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Why can't I sleep?
Why can’t I sleep?
Sometimes sleep simply evades us. We feel tired, perhaps overtired, but when we close our eyes our busy head takes over and we simply can't catch the sleep train...
So why can't you sleep?
An interesting idea is that during the day our conscious mind, thought processes and hence behaviours, are under the supervision of a number of ‘modules’ in the mind. These modules are all part of our subconscious and so we are rarely aware of them. Well, that is until we are aware of them! They can be thought of as sub-selves that emerge in response to the environment we find ourselves in what ‘evolution’ has defined as useful behaviours.
I think of it in terms of a lava lamp (yes that dates me), in which various aspects of our ‘mind’ and ‘behaviour’ rise to the surface to meet needs that we don’t (immediately) consciously recognise.
Kenrick suggests these modules would include behaviours and thinking to do with ‘mate attraction’; ‘mate retention’’; ‘disease avoidance’; ‘survival’ and so on.
All of these modules suppress what could be seen a ‘default’ module - one which observes rather than participates.
So, when we sleep, this observer module rises to the surface (using my bubble lamp analogy) and comments on what it has been observing during the day. It is the chattering monkey who reviews, previews, plans, plots - the ‘busy head syndrome’
Now if all of that sounds far too exotic for you we can simply say...
During the day your default thinking is about what is happening.
During the night your default thinking is about reflecting (on the past, the present, the future, the possible, the impossible, the possibly possible and so on).
This is what keeps you awake.
Establishing habits that help quieten the monkey and soothe the busy head can be really beneficlal.
Amongst those habits, people have reported success with the following.
Making your bedroom your bedroom,
Make it a haven for relaxation and not an extension of your office.That means no laptops, checking of emails and social media.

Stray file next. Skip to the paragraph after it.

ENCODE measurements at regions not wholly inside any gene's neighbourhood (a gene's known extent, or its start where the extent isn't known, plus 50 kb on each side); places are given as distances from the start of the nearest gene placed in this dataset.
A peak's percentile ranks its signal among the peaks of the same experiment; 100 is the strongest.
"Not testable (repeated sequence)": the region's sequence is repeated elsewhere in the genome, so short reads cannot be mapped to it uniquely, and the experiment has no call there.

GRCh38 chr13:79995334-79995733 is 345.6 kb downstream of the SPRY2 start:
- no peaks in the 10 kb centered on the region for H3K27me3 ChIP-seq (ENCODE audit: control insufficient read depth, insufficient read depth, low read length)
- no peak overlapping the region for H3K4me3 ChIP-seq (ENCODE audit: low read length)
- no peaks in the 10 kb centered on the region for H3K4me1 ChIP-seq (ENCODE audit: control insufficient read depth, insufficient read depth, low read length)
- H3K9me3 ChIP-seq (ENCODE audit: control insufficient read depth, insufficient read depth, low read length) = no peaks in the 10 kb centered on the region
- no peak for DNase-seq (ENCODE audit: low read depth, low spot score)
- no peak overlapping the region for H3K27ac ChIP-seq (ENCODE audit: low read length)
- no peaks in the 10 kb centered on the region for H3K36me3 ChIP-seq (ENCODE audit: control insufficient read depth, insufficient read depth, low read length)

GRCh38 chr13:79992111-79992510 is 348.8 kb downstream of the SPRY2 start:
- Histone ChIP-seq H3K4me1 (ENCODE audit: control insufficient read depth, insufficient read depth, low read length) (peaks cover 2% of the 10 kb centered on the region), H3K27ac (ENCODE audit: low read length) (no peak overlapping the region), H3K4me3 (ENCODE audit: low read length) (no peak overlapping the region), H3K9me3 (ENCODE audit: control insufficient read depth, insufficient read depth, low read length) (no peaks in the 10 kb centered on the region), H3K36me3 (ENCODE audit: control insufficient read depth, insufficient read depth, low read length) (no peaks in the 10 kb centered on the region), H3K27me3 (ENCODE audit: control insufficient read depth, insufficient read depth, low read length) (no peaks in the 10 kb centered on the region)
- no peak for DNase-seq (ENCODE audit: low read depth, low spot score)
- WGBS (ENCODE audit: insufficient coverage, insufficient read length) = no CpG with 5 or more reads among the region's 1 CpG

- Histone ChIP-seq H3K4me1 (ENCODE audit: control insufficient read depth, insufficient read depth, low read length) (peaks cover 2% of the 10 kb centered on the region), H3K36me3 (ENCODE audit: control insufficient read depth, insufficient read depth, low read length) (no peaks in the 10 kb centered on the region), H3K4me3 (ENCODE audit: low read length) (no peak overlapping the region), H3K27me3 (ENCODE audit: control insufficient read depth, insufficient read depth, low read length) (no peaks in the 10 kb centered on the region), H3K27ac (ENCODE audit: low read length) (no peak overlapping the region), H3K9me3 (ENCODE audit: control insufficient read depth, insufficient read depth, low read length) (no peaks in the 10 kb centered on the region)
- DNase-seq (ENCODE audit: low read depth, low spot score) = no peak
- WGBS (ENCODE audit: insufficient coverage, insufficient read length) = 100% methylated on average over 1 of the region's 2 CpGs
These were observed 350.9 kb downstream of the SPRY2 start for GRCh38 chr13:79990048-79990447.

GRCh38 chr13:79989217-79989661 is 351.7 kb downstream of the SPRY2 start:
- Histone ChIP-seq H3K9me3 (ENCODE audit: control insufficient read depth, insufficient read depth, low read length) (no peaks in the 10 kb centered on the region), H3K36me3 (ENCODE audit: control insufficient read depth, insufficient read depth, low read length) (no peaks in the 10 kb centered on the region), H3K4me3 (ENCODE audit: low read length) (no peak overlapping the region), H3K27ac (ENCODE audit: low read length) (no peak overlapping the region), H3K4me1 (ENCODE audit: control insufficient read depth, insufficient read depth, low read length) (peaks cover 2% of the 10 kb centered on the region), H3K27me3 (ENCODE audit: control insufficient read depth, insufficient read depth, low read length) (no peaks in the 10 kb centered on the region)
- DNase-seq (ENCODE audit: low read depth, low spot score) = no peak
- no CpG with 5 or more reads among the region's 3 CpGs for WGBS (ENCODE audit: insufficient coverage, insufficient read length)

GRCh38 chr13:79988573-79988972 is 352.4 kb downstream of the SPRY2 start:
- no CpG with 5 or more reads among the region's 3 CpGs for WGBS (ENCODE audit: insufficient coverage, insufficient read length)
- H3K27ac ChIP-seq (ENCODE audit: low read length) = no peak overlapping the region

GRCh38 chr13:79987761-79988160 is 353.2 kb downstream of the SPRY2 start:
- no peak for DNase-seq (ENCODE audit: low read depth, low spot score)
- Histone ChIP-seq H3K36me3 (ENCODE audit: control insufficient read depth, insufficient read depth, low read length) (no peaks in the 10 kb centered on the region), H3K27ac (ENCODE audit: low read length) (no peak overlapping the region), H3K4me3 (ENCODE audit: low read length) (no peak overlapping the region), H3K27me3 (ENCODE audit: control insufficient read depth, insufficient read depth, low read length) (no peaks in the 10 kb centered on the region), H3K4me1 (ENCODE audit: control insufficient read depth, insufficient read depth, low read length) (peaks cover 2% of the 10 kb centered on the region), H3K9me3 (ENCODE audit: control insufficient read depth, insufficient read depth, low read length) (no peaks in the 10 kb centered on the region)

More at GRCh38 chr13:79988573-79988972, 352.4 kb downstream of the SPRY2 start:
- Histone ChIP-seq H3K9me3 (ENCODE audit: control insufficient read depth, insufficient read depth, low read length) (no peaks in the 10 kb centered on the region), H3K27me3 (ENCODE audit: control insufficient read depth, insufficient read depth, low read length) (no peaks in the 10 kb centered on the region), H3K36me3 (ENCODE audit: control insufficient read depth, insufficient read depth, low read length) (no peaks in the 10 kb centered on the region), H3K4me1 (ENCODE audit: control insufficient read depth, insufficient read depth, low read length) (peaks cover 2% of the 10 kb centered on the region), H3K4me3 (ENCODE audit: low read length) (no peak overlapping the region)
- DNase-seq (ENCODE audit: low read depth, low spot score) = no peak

Stop working well before going to bed
Stop working well before you retire and engage in something that is about your development. Reading, Reflecting, Journalling, Learning - CHILLING
Reviewing your day
Review the day and preview the following day BEFORE going to bed. Journalling is good here.
Bring yourself to the NOW
Practice mindful mediation as a regular part of your daily routine.
Here are some more ideas which may work for you.
When you go to bed (and here opinions vary) you could read something or listen to music until you start to feel tired.
I have found this does vary greatly from person to person. Some peoples minds are made more active by doing this before sleep
When you turn out the lights, become mindful of the feelings of relaxation you start to experience. If a busy thought breaks through, acknowledge it then let it pass.
Try these ideas out and create your personal bedtime routine.
For me, if I really can’t catch the ‘sleep train’ or my ‘busy head’ keeps nagging, I find that getting up and doing something about what’s nagging me, tackling a task my head keeps reminding me about, is often better than getting frustrated by not being able to sleep.
If your problem is your monkey-mind chattering away that keeps you asleep; or anxieties and worries that bother you then the last thing you want to do is make your mind work harder.
Look at your sleeping habits.
Do you eat before trying to sleep? Do you take a mobile phone or tablet to bed? Do you have other distractions in your bedroom? There is something in the idea of making your bedroom, the place you sleep, a sanctuary devoid of any of the everyday distractions of the waking day.
You need to still your chattering mind.
Two useful techniques,
Rather than counting sheep, or activating your imagination, simply keep saying to yourself all of the things you are feeling IN THAT MOMENT. Start to focus on feelings of being in the bed, lying down, breathing slowly, feeling the warmth of the duvet on your body.
Secondly, take control of the monkey chatter by giving it a job. Taken from mindfulness practices, try this Square Breathing Technique
Relax and establish a gentle breathing pattern of IN through your nose and OUT through your mouth. Keep your lips slightly parted as you do this so the flow of air is smooth.
Ensure that as you breathe in it is your stomach that is rising and falling on each in-breath and out-breath.
Most of us breathed with our chests rising and falling,
Focussing on the tummy rising and falling is shifting your breathing from shallow to deep.
Once you have all that working, take more conscious control of your breathing by…
Breathe in for a silent count to four…
HOLD for a silent count of four…
Breathe out for a silent count of four…
HOLS for a silent count of four…
Breathe in for a silent count of four…
Your monkey mind now has a job. It’s counting your breathes and so may stop bothering you as much….
Hope that helps or gives you a couple of ideas.
You may like to consider joining our FREE mindfulness sessions.
You also might like this article too.. Nine Steps to Inner Peace